MAN industrial group posts 2009 loss

The German industrial group MAN swung to a net loss last year owing to exceptional items, but remained profitable at the operating level, it said on Monday.

MAN industrial group posts 2009 loss
Photo: DPA

The group, which makes heavy trucks and buses along with turbo machinery and diesel engines, reported a net loss of €258 million, compared with a profit of €1.25 billion in 2008.

MAN’s operating profit also plunged but remained in the black at €504 million, down from €1.729 billion a year earlier, on sales that shed nearly 20 percent to €12 billion from €14.9 billion in 2008, a statement said.

The group put the drop in sales down to a “massive decline in demand in the transportation sector in particular,” as truck markets crashed owing to the global economic downturn.

MAN also took a write down of €382 million related to its stake in the Swedish truck company Scania, and paid a €150-million fine in December stemming from alleged corruption in foreign and domestic markets.

The last three months of the year were tough for MAN, with a quarterly net loss of €472 million and an operating profit that was one third that of the same period a year earlier, at €126 million.

The group did not give an overall outlook for this year but did say that “business at MAN (commercial vehicles) is expected to remain at the current level in 2010.”

Part-time shifts would remain in effect at production plants, at least for the first six months of the year, MAN said.

Sales were expected to decline slightly at the turbine and engine divisions, which are to merge in the coming months, generating estimated savings of €60 million, the group said.

That would also leave the commercial vehicles division free for a mooted tie-up with Scania under the aegis of Volkswagen, which owns Scania outright and also holds a dominant stake in MAN.

MAN shares jumped by 1.24 percent to €50.69 in early trading on the Frankfurt stock exchange, while the DAX index of leading stocks was up by 0.63 percent overall.

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German consumer prices set to rise steeply amid war in Ukraine

Russia's war in Ukraine is slowing down the economy and accelerating inflation in Germany, the Ifo Institute has claimed.

German consumer prices set to rise steeply amid war in Ukraine

According to the Munich-based economics institute, inflation is expected to rise from 5.1 to 6.1 percent in March. This would be the steepest rise in consumer prices since 1982.

Over the past few months, consumers in Germany have already had to battle with huge hikes in energy costs, fuel prices and increases in the price of other everyday commodities.


With Russia and Ukraine representing major suppliers of wheat and grain, further price rises in the food market are also expected, putting an additional strain on tight incomes.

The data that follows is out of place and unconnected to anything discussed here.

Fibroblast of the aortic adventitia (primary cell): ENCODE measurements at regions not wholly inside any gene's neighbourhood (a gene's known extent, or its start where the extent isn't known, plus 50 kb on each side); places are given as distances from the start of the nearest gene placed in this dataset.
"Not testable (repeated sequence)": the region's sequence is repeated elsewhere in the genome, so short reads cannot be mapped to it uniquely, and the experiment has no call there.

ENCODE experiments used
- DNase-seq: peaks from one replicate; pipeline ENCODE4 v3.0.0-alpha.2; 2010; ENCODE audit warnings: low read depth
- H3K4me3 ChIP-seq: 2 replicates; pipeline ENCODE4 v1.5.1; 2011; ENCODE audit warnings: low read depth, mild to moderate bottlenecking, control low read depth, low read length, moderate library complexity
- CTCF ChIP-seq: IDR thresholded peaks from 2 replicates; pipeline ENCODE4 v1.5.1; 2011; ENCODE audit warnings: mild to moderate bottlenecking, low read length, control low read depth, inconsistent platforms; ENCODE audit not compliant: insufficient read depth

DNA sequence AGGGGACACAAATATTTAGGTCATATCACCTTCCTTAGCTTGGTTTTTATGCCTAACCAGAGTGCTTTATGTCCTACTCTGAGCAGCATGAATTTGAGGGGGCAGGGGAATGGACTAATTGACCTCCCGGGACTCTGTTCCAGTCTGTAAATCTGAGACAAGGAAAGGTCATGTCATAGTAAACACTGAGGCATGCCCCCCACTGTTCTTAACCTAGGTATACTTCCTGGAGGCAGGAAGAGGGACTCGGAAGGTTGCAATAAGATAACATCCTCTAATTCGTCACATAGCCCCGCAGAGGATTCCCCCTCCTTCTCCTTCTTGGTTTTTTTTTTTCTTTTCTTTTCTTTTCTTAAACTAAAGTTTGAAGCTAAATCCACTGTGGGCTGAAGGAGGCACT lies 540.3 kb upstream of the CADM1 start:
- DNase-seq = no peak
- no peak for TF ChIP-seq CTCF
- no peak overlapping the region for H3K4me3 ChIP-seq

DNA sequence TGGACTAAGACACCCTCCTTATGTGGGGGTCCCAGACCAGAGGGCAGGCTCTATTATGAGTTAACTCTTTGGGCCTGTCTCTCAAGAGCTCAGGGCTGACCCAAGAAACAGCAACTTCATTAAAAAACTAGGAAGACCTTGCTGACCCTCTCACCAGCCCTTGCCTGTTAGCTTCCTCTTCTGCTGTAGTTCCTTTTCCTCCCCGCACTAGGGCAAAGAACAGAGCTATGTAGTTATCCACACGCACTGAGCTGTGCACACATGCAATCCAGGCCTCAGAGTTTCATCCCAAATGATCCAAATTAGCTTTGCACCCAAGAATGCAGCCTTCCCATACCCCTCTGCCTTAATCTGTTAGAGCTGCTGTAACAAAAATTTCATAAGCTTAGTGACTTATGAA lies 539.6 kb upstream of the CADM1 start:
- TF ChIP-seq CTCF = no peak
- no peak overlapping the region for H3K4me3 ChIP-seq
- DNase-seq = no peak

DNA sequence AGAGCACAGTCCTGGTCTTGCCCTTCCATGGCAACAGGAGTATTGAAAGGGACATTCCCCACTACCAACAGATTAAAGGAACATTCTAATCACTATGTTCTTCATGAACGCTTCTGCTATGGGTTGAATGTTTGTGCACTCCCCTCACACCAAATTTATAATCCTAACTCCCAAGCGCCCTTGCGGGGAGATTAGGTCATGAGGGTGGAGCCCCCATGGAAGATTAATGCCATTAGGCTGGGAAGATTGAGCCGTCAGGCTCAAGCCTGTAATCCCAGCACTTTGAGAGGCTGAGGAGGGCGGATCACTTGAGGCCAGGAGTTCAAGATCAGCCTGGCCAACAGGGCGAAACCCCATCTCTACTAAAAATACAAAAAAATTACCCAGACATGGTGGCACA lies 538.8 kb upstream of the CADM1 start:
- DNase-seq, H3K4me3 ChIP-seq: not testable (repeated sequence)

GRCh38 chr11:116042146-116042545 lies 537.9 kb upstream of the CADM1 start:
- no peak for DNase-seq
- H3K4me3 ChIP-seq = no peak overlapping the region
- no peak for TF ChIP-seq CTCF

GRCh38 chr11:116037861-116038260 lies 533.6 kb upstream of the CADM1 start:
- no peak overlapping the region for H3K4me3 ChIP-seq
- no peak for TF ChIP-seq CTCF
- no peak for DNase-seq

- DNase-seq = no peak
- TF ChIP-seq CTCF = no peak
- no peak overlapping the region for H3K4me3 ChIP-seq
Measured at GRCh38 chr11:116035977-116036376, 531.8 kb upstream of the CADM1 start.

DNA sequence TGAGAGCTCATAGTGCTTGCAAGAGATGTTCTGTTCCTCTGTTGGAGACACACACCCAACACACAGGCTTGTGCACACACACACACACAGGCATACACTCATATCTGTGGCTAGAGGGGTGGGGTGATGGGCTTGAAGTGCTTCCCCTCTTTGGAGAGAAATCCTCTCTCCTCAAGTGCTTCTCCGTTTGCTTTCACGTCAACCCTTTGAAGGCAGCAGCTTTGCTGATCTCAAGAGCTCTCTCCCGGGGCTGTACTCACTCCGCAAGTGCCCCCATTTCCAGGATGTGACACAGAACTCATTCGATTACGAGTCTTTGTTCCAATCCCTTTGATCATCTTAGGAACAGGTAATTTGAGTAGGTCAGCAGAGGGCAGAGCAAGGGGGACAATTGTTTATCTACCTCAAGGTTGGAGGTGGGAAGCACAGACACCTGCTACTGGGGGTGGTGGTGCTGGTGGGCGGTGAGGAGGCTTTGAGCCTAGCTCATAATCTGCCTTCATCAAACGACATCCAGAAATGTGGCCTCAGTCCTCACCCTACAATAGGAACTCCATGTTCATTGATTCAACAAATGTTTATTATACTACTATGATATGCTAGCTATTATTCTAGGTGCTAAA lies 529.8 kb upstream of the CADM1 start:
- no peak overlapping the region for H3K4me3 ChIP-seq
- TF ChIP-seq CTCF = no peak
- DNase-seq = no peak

At the same time, the ongoing conflict is set to put a dampener on the country’s annual growth forecasts. 

“We only expect growth of between 2.2 and 3.1 percent this year,” Ifo’s head of economic research Timo Wollmershäuser said on Wednesday. 

Due to the increase in the cost of living, consumers in Germany could lose around €6 billion in purchasing power by the end of March alone.

With public life in Germany returning to normal and manufacturers’ order books filling up, a significant rebound in the economy was expected this year. 

But the war “is dampening the economy through significantly higher commodity prices, sanctions, increasing supply bottlenecks for raw materials and intermediate products as well as increased economic uncertainty”, Wollmershäuser said.

Because of the current uncertainly, the Ifo Institute calculated two separate forecasts for the upcoming year.

In the optimistic scenario, the price of oil falls gradually from the current €101 per barrel to €82 by the end of the year, and the price of natural gas falls in parallel.

In the pessimistic scenario, the oil price rises to €140 per barrel by May and only then falls to €122 by the end of the year.

Energy costs have a particularly strong impact on private consumer spending.

They could rise between 3.7 and 5 percent, depending on the developments in Ukraine, sanctions on Russia and the German government’s ability to source its energy. 

On Wednesday, German media reported that the government was in the process of thrashing out an additional set of measures designed to support consumers with their rising energy costs.

The hotly debated measures are expected to be finalised on Wednesday evening and could include increased subsidies, a mobility allowance, a fuel rebate and a child bonus for families. 

READ ALSO: KEY POINTS: Germany’s proposals for future energy price relief

In one piece of positive news, the number of unemployed people in Germany should fall to below 2.3 million, according to the Ifo Institute.

However, short-time work, known as Kurzarbeit in German, is likely to increase significantly in the pessimistic scenario.